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# Racing Horses Method to Find Skeleton of a Curve

IP.com Disclosure Number: IPCOM000105501D
Original Publication Date: 1993-Aug-01
Included in the Prior Art Database: 2005-Mar-20
Document File: 4 page(s) / 123K

IBM

Appel, A: AUTHOR

## Abstract

The skeleton of a curve for relatively long shapes of approximately the same thickness is a series of connected pixels that fall along the middle of the shape. The racing horses method uses two outline followers, a clockwise outline follower and a counterclockwise outline follower. The midpoint of a line connecting these two outline followers can be taken as the skeleton of the curve if they stay in synchronization as they move around the shape.

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Racing Horses Method to Find Skeleton of a Curve

The skeleton of a curve for relatively long shapes of
approximately the same thickness is a series of connected pixels that
fall along the middle of the shape.  The racing horses method uses
two outline followers, a clockwise outline follower and a
counterclockwise outline follower.  The midpoint of a line connecting
these two outline followers can be taken as the skeleton of the curve
if they stay in synchronization as they move around the shape.

Small image array, I, in Fig.  1, shows point A on the outside
of a shape.  The task of an outline follower is to find a point on
the outside of the shape next to A. Image array J shows the search
order of a clockwise outline follower as image pixels are examined to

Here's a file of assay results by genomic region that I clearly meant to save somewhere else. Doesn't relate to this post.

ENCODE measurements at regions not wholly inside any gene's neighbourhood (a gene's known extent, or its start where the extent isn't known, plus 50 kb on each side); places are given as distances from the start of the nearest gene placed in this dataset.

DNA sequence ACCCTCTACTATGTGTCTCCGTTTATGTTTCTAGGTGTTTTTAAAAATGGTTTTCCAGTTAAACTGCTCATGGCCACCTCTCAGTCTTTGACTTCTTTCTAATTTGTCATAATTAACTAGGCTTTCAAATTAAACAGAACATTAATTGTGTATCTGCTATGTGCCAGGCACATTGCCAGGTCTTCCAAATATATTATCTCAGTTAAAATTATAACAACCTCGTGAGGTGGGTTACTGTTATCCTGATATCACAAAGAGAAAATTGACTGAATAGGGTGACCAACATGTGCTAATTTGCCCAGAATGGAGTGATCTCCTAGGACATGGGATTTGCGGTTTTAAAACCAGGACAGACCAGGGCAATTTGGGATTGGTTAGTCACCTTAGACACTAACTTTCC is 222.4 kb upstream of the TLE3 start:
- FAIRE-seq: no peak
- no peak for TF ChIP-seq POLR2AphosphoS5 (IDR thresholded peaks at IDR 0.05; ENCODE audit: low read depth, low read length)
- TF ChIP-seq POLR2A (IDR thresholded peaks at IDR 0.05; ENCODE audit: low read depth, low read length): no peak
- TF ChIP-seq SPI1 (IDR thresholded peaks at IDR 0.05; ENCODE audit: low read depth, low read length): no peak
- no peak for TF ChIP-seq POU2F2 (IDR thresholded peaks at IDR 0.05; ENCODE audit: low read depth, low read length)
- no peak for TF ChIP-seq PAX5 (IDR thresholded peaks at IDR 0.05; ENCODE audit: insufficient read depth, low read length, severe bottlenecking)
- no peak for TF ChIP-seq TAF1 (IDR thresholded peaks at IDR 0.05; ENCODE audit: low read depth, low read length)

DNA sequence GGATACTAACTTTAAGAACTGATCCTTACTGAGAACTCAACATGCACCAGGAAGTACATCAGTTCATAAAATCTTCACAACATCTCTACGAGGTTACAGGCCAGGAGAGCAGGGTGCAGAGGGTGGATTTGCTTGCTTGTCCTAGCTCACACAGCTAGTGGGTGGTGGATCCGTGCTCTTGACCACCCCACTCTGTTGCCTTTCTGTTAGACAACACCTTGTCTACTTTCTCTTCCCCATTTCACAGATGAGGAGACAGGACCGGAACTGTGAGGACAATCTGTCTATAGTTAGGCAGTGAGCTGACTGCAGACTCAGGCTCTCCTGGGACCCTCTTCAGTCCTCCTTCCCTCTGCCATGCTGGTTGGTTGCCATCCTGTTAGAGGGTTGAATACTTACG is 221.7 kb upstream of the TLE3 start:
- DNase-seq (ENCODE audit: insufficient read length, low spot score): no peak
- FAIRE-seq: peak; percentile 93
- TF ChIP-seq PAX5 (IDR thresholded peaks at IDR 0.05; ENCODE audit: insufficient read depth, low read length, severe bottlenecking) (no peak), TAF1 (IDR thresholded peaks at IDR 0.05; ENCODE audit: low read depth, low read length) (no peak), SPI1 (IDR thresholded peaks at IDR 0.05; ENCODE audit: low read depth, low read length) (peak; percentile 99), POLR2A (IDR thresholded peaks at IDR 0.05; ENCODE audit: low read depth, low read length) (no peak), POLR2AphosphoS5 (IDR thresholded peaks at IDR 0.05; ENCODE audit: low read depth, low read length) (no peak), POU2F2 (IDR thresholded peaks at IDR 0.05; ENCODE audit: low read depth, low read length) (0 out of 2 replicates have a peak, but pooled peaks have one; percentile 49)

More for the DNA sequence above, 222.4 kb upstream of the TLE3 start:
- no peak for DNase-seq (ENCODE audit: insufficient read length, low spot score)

find a white pixel i that is next to a black pixel with the index
i-1.  The image array, K, in Figure 1, shows the search order of a
counterclockwise outline follower as image pixels are are examined to
find a white pixel i that is next to a black pixel with the index
i-1.

Small image L, in Fig. 1, shows point B which the clockwise
outline follower will choose as the next point from A. Small image M,
in Fig. 1, shows point C which the counterclockwise outline follower
will choose as the next point from A. The outline followers can now
update the center of the search pattern to the new location and
continue to search for the next point on the outline.  For smooth
shapes either outline follower will eventually go completely around a
shape.

A section of a long shape is shown in Fig.  2 as both a
clockwise and counterclockwise outline follower operate on the left,
R, and right side, S, of a shape.  The point M on the midpoint of a
line connecting R and S can be taken to be a point on the skeleton.
The outline followers operate sequentially so it can be expected that
af...